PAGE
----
Jane Jacobs may have written The Life and Death of Great American Cities, thinking of places in the United States like Greenwich Village in Manhattan, the Old North End in Boston, and the "shoe district" in Louisville, but her theories are now influential worldwide. Blog Post
Mar 18, 2015 By
The U.K. based Design Council recently announced the winners of its "Ones to Watch" competition. The winning entries show how young designers (aka, the "future of British design") are working to improve urban life.
Feb 19, 2015 The Guardian Cities
In a post from the new Plan.Place blog, the author explores the city with a two-year-old as his guide and offers reflections on viewing the urban landscape anew--from an elevation of 34 inches and with a renewed sense of wonder.
Feb 5, 2015 Plan.Place
A deeper look at the traffic data on Planetizen reveals trends from the planning and urban design conversation of 2014. Exclusive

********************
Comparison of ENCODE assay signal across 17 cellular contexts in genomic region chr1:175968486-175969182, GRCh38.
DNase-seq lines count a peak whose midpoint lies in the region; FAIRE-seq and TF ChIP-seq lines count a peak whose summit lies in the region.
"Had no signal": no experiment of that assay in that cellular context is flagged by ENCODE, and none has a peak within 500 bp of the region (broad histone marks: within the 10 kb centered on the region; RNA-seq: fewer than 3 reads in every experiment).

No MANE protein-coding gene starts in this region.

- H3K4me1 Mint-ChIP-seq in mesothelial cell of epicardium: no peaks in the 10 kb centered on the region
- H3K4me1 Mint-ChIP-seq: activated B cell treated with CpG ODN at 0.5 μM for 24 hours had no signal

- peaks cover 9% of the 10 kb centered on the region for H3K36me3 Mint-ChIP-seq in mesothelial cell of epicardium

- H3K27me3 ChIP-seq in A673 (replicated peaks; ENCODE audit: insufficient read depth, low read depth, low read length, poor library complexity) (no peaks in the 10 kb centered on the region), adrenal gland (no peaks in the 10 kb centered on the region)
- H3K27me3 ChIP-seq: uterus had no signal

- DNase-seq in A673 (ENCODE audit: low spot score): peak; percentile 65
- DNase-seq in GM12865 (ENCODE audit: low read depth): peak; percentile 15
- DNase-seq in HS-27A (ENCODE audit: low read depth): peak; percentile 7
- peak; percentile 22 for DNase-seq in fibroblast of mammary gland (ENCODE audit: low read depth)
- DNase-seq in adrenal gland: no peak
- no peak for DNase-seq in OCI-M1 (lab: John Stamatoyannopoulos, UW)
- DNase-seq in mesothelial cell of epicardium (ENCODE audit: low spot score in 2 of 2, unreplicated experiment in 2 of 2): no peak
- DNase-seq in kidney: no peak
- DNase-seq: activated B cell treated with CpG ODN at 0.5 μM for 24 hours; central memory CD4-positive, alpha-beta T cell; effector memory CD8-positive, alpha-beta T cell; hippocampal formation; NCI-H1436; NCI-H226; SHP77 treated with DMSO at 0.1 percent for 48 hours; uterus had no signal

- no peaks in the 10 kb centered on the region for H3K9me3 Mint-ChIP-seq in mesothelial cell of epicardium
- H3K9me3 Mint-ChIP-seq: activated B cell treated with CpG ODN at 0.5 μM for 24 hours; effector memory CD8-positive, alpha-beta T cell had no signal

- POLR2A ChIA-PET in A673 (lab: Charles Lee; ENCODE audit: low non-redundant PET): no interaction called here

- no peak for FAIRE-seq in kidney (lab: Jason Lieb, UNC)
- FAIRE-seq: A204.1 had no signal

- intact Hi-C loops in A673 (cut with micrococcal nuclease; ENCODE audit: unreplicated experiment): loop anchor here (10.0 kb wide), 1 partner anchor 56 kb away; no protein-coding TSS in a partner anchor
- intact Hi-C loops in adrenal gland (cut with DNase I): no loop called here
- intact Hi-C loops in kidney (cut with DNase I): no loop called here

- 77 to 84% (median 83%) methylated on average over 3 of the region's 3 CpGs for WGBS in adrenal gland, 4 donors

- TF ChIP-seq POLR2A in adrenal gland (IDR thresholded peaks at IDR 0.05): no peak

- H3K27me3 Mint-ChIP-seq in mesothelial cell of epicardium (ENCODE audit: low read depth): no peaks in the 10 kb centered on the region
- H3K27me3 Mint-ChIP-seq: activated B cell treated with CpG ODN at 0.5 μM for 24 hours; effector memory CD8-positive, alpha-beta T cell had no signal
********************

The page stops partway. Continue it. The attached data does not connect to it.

Dec 31, 2014 By
Steven Bingler and Martin C. Pedersen pen a withering critique of the architecture profession's obsession with glamorous contracts at the expense of context-sensitive, community-focused designs.
Dec 17, 2014 New York Times
Some of the most effective solutions in urban design involve the simplest design changes. Revitalizing public housing is difficult, but not impossible, as shown by Ray Gindroz and his team at Urban Design Associates in Norfolk, Virginia. Exclusive
Dec 15, 2014 By
Arch Daily presents the ten major ideas to emerge from a "design provocation" for big ideas to push trip share of bike in New York City closer to, and even beyond, the levels of Copenhagen.
Dec 11, 2014 Arch Daily
Sarah Goodyear writes a dissenting take on the "cutestification" of urban design—calling for a priority on clean and safe over "fun."
Dec 10, 2014 Next City
Leslie Clagett shares a list of apps for urban designers (helpful to project managers, too) "to streamline design problems, decision making, and materials selection."
Dec 10, 2014 The Architect's Newspaper
A study titled "Walking, obesity and urban design in Chinese neighborhoods" finds that the population with least access to walkable neighborhoods in China—namely, the middle class, are suffering the worst of the country's growing obesity problem.
Nov 19, 2014 CityLab